Everybody wants to be happy, live a happier, more satisfied life. All this is definitely within reach with some positive habits you can add to your life.
Smiling is a two-way street. We smile when we’re happy, and smiling causes the brain to release dopamine, which makes us happier.
The next time you find yourself feeling low, crack a smile and see what happens. You can start by smiling at yourself in the mirror every morning.
Regular exercise can help to reduce stress, feelings of anxiety, and symptoms of depression while boosting self-esteem and happiness.
You don’t have to train for a triathlon – even a small amount of physical activity can make a difference.
Get enough sleep
Adequate sleep is vital to good health, brain function, and emotional well-being. Most adults need about 7 or 8 hours of sleep every night. If you find yourself fighting the urge to nap during the day or just generally feel like you’re in a fog, your body may be telling you it needs more rest.
Eat to feel good
Some food choices can affect your mood.
Carbohydrates release serotonin, a “feel good” hormone. Keep simple carbs — foods high in sugar and starch — to a minimum, because that energy surge is short and shortly after eating them, you’ll crash. Complex carbs, such as vegetables, beans, and whole grains, are better.
Lean meat, poultry, legumes, and dairy are high in protein. These foods release dopamine and norepinephrine, which boost energy and concentration.
Highly processed or deep-fried foods tend to leave you feeling down.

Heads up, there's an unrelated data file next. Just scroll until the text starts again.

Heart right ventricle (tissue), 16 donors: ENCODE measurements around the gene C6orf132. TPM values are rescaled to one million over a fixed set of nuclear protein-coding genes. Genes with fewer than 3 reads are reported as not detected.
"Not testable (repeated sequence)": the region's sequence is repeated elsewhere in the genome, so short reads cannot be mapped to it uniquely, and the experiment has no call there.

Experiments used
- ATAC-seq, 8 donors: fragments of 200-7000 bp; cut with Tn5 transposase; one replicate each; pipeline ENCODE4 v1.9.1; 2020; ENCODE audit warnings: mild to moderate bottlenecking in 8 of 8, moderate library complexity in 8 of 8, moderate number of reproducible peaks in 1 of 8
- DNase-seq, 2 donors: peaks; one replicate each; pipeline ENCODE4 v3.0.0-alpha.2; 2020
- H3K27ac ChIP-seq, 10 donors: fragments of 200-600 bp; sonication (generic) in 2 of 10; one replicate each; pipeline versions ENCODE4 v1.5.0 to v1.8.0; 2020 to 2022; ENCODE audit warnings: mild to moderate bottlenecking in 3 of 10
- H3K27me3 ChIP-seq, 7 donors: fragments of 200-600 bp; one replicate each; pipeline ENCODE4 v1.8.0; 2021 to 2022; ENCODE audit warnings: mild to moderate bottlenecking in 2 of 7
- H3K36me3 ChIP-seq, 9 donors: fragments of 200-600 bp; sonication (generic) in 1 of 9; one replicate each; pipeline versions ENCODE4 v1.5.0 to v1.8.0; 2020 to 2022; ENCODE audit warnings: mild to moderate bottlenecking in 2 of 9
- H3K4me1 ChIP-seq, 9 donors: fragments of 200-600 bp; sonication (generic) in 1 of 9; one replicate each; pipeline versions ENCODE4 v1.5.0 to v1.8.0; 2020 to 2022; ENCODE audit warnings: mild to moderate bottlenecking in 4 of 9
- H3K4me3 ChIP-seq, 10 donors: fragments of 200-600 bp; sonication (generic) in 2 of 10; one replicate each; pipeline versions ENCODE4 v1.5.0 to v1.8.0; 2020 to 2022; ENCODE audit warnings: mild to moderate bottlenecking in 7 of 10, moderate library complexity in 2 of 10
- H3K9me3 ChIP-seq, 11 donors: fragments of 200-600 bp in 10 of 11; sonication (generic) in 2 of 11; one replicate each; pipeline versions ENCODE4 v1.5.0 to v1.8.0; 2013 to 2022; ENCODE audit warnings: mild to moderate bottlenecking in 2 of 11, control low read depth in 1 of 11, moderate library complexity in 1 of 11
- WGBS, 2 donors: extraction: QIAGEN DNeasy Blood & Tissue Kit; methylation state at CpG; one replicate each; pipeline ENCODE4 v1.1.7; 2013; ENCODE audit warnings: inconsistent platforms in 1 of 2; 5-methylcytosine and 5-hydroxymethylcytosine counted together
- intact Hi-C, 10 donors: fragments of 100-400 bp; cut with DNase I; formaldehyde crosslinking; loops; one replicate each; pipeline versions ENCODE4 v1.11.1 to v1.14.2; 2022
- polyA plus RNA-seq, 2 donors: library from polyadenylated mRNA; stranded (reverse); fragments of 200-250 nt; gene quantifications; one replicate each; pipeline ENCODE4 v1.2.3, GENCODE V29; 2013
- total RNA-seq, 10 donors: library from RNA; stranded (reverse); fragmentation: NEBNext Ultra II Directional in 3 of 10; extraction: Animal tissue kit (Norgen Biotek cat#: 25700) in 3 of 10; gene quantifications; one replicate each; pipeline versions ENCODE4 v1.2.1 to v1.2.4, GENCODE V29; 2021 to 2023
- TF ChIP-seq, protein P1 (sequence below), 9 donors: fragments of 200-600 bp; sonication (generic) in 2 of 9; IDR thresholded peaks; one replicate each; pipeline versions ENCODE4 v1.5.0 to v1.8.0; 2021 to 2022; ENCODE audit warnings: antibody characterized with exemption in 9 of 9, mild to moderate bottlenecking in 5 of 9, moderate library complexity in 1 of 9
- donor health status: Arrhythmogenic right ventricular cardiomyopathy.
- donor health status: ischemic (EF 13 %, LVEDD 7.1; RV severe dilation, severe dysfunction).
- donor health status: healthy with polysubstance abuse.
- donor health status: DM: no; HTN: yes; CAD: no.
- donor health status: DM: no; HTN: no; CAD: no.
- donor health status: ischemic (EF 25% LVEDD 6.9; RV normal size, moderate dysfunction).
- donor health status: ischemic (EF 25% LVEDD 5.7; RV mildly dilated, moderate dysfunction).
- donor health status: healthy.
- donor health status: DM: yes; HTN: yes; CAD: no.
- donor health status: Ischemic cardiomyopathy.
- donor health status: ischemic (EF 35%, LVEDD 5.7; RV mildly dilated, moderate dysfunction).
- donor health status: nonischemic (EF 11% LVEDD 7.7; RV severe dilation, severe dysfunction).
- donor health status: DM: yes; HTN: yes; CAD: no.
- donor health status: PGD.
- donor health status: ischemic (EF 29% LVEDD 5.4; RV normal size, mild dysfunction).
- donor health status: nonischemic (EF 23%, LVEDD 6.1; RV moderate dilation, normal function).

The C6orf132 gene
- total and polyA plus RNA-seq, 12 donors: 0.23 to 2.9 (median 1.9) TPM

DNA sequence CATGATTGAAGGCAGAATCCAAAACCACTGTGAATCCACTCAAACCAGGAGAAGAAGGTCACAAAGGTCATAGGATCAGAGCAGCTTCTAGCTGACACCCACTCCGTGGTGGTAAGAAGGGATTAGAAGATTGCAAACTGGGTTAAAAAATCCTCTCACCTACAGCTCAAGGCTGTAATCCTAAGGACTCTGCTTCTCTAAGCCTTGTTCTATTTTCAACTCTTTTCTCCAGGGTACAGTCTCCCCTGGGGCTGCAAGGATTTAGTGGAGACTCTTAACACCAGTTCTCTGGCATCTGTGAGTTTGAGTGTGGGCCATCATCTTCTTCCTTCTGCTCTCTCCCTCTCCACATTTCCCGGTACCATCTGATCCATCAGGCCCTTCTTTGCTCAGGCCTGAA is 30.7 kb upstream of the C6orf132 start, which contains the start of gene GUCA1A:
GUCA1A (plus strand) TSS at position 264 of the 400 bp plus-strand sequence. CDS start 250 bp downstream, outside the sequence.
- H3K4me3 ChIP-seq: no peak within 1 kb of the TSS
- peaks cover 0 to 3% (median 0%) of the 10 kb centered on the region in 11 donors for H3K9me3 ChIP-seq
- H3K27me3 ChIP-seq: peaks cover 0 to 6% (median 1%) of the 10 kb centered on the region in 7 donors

Being grateful is a big mood boost. Practicing gratitude can have a significant impact on feelings of hope and happiness. Start each day by acknowledging one thing you’re grateful for.
Performing acts of kindness can help you feel more satisfied. For example, giving a sincere compliment is a quick, easy way to brighten someone’s day while giving your own happiness a boost.
Taking a long, deep breath can reduce stress and calm yourself down.
Keep a journal
A journal is a good way to organize your thoughts, analyze your feelings, and make plans. It can be as simple as jotting down a few thoughts before you go to bed.
Decluttering doesn’t have to be a big project. Just setting aside just 20 minutes a week can have a big impact.
Keep in touch with friends
Having close friends and meaningful relationships can make us happier. Set time to meet or chat with your friends.
Spend time outdoors
Spending 30 minutes or more a week in green spaces can help lower blood pressure and depression, according to a 2016 studyTrusted Source. It can be your neighborhood park, your own backyard, or a rooftop garden — anywhere you can appreciate some nature and fresh air.
Going out to your favorite restaurant, taking a movie, or going on that trip you’ve always dreamed of is also recipe for some happiness in your life.
At the start of each month, make a short list of happy memories or things you’re looking forward to on a small piece of paper or on your phone.
When you find yourself waiting for a ride, standing in line at the grocery store, or just with a few minutes to kill, break out the list. You can even use it when you’re just generally feeling down and need to change up your thoughts.